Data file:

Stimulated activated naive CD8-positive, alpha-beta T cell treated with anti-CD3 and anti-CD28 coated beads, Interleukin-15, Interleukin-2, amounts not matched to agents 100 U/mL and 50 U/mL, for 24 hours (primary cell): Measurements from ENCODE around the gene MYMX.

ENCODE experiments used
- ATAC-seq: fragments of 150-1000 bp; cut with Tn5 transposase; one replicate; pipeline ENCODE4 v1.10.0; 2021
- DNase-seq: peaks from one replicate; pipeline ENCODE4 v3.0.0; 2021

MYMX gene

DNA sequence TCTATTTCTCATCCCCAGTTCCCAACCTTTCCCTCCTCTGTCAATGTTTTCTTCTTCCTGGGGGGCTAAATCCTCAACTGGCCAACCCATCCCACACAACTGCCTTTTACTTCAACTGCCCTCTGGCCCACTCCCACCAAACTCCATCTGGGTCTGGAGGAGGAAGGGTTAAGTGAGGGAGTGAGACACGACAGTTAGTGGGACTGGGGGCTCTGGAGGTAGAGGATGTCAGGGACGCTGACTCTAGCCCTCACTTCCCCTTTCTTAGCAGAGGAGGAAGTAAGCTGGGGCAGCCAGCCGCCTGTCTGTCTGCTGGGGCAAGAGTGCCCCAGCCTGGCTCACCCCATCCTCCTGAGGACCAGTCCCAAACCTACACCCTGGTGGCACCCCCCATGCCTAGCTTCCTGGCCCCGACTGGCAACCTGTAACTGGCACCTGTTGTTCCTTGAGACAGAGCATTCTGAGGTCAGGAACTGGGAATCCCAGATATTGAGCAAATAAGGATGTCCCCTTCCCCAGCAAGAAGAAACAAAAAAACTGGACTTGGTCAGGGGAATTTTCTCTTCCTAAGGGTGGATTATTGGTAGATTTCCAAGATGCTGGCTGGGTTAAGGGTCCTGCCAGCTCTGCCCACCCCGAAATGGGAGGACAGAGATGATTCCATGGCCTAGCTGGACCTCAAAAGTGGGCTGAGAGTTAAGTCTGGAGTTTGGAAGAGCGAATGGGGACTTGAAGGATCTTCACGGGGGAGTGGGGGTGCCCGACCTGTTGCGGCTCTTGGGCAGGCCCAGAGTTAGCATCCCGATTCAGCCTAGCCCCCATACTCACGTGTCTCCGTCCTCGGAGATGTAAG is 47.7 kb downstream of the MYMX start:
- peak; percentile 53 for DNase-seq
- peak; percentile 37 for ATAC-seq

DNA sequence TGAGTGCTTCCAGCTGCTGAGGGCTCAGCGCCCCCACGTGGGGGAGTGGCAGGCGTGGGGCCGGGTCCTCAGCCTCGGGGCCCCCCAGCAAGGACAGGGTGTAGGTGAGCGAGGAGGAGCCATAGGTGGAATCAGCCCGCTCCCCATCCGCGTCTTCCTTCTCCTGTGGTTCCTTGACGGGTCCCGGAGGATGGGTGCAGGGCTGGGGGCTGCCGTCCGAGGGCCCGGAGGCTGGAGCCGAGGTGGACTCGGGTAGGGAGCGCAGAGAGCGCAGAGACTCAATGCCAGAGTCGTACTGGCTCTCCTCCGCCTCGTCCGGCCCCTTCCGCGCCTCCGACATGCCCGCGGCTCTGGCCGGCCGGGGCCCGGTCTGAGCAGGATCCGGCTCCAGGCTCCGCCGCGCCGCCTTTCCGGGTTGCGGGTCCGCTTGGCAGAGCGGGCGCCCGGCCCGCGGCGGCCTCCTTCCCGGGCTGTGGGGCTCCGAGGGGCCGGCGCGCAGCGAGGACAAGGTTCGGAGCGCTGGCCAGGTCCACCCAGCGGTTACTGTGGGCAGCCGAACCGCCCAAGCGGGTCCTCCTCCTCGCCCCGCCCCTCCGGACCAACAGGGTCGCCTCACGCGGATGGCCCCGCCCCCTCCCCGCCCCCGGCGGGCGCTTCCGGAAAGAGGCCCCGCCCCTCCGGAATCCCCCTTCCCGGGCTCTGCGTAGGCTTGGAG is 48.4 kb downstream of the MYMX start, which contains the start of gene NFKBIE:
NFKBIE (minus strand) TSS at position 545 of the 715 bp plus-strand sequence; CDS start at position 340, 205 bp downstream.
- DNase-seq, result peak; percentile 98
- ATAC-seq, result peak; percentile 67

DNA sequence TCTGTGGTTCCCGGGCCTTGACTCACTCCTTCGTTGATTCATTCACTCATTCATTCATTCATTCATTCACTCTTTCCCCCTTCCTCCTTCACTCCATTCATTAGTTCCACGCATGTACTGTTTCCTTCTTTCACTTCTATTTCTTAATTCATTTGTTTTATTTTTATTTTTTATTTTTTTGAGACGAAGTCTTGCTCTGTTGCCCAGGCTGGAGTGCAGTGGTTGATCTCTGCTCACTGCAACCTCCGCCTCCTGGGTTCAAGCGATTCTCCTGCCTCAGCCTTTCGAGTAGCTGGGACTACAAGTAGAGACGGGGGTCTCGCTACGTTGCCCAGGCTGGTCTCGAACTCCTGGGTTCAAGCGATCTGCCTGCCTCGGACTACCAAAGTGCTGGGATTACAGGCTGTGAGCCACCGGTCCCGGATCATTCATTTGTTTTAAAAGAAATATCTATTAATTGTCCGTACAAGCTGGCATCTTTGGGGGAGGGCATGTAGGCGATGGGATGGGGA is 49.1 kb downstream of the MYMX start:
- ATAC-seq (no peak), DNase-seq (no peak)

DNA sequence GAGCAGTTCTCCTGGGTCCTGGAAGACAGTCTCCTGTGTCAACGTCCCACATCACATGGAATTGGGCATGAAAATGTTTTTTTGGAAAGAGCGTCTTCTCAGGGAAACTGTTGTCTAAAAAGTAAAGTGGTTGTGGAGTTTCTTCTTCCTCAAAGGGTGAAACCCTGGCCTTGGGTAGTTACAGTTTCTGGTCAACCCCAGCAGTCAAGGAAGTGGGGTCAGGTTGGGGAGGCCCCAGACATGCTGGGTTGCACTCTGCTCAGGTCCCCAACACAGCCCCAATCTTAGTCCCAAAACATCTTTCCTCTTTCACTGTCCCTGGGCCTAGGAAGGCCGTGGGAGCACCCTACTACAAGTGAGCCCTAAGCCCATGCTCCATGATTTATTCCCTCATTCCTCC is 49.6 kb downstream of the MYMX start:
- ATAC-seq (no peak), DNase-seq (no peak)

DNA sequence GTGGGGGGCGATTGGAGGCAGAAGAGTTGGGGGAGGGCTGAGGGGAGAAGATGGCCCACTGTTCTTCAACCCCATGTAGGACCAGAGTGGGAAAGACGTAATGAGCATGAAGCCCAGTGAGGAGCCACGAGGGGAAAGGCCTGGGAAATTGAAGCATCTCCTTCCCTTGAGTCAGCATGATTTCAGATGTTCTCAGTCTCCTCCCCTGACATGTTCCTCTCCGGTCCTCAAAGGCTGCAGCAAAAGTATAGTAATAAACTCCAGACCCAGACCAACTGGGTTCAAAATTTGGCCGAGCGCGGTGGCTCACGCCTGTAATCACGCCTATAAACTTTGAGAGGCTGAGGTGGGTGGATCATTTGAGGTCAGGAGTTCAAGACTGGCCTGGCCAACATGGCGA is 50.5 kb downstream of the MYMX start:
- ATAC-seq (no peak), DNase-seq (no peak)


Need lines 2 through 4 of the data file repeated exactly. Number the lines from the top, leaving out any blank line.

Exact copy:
ENCODE experiments used
- ATAC-seq: fragments of 150-1000 bp; cut with Tn5 transposase; one replicate; pipeline ENCODE4 v1.10.0; 2021
- DNase-seq: peaks from one replicate; pipeline ENCODE4 v3.0.0; 2021